Outside of the institution, decision makers spend a great deal of time in communication with our peers and colleagues. We pay strong attention to what is going on at similar schools to our own. We know our counterparts at peer institutions. We are heavily influenced by their decision making. We are exceedingly more likely to go with a different partner if our peer at another institution has had a good experience with that company.  

A related point about selling to a network is understanding that networks are also internal. Technology buying decision makers also spend a great deal of time developing relationships with leaders inside our institutions. Often, purchasing decisions are not centrally made -- the platform or application or service in not an enterprise decision.  Rather, a particular school or division or department will make the decision to adopt.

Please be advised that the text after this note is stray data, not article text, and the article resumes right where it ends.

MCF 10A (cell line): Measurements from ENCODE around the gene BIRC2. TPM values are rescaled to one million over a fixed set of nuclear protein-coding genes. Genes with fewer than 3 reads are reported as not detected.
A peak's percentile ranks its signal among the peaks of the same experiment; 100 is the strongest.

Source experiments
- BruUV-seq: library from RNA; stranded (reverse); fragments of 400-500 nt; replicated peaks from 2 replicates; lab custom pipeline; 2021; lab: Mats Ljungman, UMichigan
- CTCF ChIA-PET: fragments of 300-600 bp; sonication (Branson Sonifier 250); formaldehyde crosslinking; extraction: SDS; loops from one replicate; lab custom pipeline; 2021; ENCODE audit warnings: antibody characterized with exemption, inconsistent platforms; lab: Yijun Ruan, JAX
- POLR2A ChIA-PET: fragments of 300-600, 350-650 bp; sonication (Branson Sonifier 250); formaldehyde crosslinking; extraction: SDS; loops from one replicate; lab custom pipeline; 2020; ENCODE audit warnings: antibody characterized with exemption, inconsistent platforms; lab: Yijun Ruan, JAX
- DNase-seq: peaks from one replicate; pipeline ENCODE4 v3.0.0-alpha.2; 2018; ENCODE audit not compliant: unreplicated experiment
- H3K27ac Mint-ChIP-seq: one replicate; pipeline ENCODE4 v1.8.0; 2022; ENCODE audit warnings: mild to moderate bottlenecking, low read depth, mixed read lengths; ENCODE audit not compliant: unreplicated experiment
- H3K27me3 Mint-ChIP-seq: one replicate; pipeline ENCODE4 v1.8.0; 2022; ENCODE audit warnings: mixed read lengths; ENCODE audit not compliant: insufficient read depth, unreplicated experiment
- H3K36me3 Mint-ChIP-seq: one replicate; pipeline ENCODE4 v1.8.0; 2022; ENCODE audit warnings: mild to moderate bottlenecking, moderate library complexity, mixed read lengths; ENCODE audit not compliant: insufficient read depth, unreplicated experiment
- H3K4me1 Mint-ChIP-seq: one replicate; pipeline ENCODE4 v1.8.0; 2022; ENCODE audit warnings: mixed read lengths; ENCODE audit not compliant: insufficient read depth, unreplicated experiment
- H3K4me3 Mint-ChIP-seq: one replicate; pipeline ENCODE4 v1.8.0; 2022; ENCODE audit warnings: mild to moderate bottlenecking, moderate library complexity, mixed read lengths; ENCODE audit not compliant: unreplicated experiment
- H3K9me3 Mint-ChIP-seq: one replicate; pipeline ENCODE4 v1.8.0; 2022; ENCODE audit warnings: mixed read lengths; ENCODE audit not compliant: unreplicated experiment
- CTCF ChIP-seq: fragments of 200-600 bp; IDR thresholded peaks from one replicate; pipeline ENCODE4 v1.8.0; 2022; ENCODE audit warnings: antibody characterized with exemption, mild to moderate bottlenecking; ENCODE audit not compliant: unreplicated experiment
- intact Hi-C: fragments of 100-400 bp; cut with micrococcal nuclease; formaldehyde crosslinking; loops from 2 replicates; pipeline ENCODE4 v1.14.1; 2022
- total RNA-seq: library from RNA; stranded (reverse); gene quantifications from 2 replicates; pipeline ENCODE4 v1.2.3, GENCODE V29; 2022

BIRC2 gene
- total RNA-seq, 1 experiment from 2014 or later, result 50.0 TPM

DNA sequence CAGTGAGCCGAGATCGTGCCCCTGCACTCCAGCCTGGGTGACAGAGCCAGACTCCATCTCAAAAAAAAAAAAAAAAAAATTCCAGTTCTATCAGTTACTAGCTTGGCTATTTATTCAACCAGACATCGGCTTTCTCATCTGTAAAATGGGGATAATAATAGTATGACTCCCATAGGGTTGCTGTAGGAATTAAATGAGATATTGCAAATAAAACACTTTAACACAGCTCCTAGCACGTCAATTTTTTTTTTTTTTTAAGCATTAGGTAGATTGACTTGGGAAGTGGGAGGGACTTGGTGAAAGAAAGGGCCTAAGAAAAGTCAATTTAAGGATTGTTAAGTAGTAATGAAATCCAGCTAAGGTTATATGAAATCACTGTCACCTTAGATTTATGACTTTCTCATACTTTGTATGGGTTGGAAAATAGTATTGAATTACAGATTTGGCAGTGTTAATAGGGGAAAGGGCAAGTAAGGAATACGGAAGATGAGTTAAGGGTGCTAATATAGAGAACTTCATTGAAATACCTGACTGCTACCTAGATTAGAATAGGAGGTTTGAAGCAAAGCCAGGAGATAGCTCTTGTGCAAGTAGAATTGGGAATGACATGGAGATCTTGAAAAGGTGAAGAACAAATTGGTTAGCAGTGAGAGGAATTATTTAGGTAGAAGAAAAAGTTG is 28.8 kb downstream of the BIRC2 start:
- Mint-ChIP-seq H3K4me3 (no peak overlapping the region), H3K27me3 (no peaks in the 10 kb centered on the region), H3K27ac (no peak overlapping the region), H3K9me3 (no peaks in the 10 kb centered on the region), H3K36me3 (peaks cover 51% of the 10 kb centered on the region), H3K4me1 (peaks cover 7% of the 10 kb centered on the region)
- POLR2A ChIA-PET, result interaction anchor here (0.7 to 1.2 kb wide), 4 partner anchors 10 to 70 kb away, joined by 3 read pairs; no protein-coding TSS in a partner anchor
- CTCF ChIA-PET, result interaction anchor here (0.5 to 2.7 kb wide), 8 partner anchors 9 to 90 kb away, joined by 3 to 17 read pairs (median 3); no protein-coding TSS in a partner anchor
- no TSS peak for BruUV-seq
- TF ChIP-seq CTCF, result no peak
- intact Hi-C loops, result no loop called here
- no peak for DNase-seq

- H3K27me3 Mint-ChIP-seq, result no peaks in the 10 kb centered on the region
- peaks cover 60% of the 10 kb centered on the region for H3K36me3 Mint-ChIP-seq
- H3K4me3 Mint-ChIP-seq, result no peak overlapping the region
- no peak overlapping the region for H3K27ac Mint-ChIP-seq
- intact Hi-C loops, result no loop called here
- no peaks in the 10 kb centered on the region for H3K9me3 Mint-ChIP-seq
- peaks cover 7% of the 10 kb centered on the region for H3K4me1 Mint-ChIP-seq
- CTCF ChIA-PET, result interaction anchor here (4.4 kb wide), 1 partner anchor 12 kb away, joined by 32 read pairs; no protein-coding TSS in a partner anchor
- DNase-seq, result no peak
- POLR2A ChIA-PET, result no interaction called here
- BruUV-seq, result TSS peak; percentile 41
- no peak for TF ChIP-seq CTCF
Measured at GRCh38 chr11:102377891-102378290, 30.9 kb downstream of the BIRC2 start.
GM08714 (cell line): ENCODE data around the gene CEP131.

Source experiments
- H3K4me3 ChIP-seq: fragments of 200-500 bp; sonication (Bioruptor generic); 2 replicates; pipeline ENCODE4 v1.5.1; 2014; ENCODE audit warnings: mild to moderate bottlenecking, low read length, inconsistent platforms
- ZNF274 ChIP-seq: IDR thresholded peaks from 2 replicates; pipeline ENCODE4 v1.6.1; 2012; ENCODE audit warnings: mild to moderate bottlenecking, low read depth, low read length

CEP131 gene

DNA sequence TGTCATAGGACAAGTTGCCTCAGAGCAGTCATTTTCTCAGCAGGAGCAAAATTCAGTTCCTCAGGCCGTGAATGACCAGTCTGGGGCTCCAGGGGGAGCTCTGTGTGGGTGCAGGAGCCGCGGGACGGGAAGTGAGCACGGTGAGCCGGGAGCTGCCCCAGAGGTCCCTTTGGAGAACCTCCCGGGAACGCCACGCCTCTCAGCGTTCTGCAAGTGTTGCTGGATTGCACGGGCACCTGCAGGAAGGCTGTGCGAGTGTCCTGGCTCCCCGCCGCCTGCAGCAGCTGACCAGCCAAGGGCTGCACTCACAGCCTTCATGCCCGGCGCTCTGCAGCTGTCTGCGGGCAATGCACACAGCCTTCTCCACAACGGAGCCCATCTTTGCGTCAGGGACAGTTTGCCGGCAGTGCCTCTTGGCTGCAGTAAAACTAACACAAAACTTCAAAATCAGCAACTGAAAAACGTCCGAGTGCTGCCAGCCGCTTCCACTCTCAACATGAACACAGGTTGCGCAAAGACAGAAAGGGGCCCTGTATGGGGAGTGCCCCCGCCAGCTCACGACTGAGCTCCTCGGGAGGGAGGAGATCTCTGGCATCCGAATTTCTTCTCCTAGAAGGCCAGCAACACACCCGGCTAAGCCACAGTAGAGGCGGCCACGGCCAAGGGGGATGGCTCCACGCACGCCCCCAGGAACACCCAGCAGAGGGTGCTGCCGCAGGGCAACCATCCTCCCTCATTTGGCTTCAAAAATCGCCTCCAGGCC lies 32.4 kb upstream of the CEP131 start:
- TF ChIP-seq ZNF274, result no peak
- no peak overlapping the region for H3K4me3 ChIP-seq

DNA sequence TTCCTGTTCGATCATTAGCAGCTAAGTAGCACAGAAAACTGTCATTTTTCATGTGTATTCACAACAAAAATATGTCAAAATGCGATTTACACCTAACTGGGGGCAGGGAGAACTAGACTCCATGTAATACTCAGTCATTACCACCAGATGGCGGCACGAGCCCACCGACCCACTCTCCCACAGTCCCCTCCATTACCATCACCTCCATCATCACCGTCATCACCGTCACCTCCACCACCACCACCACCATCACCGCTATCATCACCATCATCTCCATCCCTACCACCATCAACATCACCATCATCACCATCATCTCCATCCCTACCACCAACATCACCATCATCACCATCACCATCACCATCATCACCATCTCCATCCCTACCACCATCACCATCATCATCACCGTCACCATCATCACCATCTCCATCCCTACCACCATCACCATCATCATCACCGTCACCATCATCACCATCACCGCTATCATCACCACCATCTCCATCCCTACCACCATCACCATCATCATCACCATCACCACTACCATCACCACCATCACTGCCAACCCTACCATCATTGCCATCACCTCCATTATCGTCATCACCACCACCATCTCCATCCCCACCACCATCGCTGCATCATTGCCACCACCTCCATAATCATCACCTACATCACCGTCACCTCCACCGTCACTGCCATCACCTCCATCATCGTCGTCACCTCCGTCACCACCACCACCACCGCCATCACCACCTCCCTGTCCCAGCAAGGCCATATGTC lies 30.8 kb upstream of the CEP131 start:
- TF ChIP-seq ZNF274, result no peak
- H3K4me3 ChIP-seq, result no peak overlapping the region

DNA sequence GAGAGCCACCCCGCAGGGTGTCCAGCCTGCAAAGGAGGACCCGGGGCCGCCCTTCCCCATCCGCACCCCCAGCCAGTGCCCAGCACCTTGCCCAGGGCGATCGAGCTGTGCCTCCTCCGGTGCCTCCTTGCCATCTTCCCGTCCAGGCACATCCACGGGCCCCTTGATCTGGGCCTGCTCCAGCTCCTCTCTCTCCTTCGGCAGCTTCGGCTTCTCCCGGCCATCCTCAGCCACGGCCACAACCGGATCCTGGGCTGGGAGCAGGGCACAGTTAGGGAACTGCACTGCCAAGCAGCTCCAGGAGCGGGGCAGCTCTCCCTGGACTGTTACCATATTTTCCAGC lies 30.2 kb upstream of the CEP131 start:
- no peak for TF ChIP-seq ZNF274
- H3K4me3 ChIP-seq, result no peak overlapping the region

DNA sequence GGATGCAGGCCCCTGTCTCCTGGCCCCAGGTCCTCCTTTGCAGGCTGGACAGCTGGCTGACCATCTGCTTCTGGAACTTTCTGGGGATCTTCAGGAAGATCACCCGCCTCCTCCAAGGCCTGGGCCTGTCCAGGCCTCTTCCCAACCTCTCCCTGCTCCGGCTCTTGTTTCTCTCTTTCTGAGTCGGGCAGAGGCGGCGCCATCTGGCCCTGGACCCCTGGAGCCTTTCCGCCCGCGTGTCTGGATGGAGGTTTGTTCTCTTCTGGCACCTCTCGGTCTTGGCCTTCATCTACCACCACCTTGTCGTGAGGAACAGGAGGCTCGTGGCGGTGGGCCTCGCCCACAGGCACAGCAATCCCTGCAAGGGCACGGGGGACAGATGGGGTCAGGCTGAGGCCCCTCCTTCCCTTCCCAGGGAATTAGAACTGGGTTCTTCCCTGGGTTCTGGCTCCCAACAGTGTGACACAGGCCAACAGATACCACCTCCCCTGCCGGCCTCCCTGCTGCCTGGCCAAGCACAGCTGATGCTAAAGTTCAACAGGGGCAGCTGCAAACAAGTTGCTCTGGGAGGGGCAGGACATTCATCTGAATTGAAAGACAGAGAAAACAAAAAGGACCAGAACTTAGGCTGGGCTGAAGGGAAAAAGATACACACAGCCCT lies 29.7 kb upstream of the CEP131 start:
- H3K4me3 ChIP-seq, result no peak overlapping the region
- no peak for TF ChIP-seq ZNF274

The people who work (and buy) at the enterprise level will know and respect the people who buy at the college/division/department level. They will listen to their experiences. Sometimes, the best way to make a big enterprise (or system level) sale is to start small.  Get in the door at a school or department. Add value at a smaller scale. These small partnerships are often the best way to open for the door for a big partnership in the future.

I’m convinced that the way that schools and companies relate to each other is mostly broken. I think that we need to find a different way to help each other. I think that the old ways of sales and marketing mostly no longer work.  

I think that, together, we must find a different way forward.

 

Read more by

Back to Top